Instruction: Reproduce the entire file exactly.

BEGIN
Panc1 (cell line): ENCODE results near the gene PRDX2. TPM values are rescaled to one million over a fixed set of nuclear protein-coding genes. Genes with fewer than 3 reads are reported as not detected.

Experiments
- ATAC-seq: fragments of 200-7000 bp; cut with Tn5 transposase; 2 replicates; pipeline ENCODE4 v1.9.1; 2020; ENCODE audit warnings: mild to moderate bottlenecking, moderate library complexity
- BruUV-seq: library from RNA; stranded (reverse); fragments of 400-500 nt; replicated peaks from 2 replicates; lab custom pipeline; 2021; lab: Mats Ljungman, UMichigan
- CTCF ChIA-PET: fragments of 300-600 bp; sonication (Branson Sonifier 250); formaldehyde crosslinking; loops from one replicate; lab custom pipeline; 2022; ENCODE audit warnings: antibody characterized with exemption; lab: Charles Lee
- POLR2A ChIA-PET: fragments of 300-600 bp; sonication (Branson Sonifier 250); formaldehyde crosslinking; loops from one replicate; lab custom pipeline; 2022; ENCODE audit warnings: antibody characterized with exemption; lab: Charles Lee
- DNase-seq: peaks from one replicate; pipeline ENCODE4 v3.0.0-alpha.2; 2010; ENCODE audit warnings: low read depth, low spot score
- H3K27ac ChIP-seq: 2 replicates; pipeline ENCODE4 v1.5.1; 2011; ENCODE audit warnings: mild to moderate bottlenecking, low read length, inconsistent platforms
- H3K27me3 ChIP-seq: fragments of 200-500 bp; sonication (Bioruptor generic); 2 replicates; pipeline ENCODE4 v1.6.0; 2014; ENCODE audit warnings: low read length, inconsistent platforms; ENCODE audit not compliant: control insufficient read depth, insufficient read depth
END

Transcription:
Panc1 (cell line): ENCODE results near the gene PRDX2. TPM values are rescaled to one million over a fixed set of nuclear protein-coding genes. Genes with fewer than 3 reads are reported as not detected.

Experiments
- ATAC-seq: fragments of 200-7000 bp; cut with Tn5 transposase; 2 replicates; pipeline ENCODE4 v1.9.1; 2020; ENCODE audit warnings: mild to moderate bottlenecking, moderate library complexity
- BruUV-seq: library from RNA; stranded (reverse); fragments of 400-500 nt; replicated peaks from 2 replicates; lab custom pipeline; 2021; lab: Mats Ljungman, UMichigan
- CTCF ChIA-PET: fragments of 300-600 bp; sonication (Branson Sonifier 250); formaldehyde crosslinking; loops from one replicate; lab custom pipeline; 2022; ENCODE audit warnings: antibody characterized with exemption; lab: Charles Lee
- POLR2A ChIA-PET: fragments of 300-600 bp; sonication (Branson Sonifier 250); formaldehyde crosslinking; loops from one replicate; lab custom pipeline; 2022; ENCODE audit warnings: antibody characterized with exemption; lab: Charles Lee
- DNase-seq: peaks from one replicate; pipeline ENCODE4 v3.0.0-alpha.2; 2010; ENCODE audit warnings: low read depth, low spot score
- H3K27ac ChIP-seq: 2 replicates; pipeline ENCODE4 v1.5.1; 2011; ENCODE audit warnings: mild to moderate bottlenecking, low read length, inconsistent platforms
- H3K27me3 ChIP-seq: fragments of 200-500 bp; sonication (Bioruptor generic); 2 replicates; pipeline ENCODE4 v1.6.0; 2014; ENCODE audit warnings: low read length, inconsistent platforms; ENCODE audit not compliant: control insufficient read depth, insufficient read depth